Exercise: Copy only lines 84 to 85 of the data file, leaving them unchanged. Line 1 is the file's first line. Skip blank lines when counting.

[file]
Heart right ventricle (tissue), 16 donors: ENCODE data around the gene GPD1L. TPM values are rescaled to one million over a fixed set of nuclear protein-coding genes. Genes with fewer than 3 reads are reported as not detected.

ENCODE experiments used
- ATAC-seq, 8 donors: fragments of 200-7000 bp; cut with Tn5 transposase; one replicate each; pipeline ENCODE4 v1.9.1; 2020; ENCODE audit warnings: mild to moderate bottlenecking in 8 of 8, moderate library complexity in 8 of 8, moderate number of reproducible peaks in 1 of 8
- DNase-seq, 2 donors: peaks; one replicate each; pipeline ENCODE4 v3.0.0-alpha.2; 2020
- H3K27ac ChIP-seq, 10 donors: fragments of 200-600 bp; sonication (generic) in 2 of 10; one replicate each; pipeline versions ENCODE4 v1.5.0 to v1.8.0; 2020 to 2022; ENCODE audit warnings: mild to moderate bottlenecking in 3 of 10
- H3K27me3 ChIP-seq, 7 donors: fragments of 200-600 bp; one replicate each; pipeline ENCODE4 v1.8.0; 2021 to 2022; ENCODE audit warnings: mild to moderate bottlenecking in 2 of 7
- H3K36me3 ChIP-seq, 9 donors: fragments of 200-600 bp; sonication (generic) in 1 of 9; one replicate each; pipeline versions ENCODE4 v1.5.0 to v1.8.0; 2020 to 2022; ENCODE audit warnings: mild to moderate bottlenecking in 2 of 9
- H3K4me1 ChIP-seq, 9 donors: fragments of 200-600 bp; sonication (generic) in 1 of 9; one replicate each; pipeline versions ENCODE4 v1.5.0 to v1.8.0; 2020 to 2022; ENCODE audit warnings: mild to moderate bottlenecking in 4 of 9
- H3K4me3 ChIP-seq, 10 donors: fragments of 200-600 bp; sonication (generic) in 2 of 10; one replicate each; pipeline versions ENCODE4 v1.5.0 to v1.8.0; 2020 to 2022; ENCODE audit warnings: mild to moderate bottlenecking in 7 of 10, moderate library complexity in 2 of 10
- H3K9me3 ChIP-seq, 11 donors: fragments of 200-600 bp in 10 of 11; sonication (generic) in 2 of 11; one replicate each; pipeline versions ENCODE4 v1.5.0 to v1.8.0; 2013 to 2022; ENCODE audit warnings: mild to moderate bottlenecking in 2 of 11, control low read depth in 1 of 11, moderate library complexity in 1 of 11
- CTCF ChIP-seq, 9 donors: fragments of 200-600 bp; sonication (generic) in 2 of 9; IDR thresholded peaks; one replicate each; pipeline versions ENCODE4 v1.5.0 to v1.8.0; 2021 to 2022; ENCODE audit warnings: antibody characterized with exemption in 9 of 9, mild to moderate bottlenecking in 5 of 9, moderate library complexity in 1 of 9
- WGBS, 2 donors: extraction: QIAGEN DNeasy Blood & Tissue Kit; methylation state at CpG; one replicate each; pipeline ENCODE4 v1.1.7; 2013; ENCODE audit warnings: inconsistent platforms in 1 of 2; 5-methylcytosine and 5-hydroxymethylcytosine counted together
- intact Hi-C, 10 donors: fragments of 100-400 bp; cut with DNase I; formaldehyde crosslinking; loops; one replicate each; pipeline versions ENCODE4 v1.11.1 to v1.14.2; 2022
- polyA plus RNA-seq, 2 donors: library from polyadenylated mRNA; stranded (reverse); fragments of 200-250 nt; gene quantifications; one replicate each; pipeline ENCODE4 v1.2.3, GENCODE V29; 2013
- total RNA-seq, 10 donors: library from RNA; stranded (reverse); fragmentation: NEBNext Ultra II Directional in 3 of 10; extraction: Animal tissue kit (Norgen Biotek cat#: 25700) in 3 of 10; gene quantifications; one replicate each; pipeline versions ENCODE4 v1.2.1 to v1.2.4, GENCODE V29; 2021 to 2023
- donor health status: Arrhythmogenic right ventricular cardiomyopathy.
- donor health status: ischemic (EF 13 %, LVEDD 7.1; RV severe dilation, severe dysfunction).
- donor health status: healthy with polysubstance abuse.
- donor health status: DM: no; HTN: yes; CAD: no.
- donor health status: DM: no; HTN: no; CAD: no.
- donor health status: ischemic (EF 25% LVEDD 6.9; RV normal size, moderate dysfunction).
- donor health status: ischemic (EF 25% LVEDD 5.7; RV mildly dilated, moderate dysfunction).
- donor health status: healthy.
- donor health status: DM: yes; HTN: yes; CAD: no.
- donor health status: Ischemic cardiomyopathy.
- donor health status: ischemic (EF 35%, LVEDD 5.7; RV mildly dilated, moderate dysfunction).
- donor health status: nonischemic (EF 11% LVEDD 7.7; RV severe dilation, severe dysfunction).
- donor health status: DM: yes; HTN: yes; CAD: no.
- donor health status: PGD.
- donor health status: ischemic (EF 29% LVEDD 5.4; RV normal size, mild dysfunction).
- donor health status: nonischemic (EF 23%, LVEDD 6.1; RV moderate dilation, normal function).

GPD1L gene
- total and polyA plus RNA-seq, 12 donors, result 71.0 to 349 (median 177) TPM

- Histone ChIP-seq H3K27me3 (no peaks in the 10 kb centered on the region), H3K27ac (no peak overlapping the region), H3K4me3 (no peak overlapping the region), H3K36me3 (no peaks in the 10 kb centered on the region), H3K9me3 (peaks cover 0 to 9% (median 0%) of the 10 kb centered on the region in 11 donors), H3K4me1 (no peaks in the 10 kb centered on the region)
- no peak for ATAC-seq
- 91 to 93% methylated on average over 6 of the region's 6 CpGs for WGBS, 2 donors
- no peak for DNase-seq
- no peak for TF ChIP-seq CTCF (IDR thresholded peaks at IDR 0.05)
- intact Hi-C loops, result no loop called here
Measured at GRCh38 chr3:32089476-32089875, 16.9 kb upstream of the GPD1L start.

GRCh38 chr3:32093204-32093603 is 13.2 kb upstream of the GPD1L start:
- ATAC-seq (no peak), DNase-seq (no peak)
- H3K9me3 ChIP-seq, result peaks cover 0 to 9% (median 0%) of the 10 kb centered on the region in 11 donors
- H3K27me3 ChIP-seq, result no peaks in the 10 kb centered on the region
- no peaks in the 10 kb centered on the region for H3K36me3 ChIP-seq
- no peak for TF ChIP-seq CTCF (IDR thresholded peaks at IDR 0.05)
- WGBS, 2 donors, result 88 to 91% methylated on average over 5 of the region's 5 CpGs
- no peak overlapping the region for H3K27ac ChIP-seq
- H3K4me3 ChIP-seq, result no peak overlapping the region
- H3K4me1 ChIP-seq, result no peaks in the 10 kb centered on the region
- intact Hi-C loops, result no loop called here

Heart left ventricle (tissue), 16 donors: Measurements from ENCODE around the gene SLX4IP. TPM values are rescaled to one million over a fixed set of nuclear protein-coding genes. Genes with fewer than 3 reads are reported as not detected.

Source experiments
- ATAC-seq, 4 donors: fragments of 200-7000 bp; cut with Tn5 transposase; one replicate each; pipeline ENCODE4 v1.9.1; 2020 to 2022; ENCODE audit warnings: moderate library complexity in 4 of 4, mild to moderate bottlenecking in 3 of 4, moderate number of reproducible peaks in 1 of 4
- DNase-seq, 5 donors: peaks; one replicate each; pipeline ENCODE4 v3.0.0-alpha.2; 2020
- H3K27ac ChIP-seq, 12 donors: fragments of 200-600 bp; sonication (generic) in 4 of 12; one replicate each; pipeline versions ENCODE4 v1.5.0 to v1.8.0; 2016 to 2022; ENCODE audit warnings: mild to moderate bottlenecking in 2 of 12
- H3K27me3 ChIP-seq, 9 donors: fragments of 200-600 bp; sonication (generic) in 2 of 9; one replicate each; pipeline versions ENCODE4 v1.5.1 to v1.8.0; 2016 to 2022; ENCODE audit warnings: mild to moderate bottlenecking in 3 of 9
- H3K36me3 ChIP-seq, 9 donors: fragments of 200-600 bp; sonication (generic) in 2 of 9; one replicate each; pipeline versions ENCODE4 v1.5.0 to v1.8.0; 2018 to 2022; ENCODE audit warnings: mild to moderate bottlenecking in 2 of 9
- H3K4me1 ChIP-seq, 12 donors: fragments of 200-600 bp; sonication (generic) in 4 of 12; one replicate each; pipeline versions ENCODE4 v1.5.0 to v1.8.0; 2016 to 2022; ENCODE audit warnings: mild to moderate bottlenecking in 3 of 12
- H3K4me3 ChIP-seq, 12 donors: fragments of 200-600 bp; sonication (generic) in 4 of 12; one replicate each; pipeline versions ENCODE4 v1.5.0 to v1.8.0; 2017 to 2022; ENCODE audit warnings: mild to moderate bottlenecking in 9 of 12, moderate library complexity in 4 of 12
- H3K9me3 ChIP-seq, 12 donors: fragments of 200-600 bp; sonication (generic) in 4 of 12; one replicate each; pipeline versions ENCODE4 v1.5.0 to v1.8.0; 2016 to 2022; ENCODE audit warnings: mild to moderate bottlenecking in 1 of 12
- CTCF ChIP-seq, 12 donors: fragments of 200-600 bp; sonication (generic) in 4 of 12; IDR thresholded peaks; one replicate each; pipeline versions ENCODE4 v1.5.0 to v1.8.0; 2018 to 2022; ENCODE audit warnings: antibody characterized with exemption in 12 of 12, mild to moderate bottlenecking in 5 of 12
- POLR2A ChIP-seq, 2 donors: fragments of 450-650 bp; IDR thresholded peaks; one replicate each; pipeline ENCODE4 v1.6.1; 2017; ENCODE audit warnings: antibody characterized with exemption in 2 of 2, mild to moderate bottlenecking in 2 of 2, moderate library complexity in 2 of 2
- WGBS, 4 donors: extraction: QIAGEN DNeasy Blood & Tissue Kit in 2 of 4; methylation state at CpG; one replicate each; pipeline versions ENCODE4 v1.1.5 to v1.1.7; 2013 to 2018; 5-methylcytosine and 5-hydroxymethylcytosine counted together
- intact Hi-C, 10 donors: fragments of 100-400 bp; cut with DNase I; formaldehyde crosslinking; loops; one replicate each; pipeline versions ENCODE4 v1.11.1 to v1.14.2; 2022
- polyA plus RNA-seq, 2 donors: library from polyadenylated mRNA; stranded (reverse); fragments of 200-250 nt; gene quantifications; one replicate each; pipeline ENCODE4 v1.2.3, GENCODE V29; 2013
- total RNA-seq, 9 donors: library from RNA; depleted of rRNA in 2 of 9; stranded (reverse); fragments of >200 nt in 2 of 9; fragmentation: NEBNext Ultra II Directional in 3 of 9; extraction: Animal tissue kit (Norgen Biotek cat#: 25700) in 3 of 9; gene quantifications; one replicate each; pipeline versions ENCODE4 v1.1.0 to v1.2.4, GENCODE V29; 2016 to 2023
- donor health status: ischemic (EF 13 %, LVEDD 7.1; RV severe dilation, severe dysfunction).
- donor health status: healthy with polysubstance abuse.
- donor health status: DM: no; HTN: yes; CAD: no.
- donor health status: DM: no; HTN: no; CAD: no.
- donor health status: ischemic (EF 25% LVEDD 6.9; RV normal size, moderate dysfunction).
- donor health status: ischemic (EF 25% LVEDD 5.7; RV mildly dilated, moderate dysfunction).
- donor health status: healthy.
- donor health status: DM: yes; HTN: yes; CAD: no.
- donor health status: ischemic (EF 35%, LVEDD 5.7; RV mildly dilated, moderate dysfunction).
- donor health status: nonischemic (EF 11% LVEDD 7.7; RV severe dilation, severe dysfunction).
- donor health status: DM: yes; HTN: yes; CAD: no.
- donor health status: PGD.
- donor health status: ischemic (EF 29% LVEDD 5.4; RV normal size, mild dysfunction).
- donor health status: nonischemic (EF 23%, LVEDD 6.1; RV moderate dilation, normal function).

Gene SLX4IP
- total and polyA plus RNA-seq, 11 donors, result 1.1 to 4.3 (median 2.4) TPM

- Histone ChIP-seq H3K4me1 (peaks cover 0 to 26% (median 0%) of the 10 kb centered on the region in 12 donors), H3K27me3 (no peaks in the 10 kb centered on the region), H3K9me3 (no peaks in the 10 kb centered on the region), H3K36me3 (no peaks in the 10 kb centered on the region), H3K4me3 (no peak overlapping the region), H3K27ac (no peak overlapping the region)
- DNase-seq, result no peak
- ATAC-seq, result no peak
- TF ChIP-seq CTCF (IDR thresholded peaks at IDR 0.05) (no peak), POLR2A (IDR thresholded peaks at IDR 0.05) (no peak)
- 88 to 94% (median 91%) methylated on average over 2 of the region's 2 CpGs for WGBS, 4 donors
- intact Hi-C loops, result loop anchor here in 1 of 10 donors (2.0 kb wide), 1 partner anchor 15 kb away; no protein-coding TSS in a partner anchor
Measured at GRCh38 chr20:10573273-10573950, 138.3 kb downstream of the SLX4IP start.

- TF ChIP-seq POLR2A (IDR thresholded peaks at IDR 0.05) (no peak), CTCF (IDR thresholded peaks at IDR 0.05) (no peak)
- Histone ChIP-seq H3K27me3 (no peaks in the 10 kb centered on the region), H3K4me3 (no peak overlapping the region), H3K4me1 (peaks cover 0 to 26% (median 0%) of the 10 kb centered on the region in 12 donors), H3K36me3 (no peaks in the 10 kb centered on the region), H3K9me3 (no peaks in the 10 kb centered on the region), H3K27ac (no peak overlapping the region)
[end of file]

- Histone ChIP-seq H3K4me1 (peaks cover 0 to 26% (median 0%) of the 10 kb centered on the region in 12 donors), H3K27me3 (no peaks in the 10 kb centered on the region), H3K9me3 (no peaks in the 10 kb centered on the region), H3K36me3 (no peaks in the 10 kb centered on the region), H3K4me3 (no peak overlapping the region), H3K27ac (no peak overlapping the region)
- DNase-seq, result no peak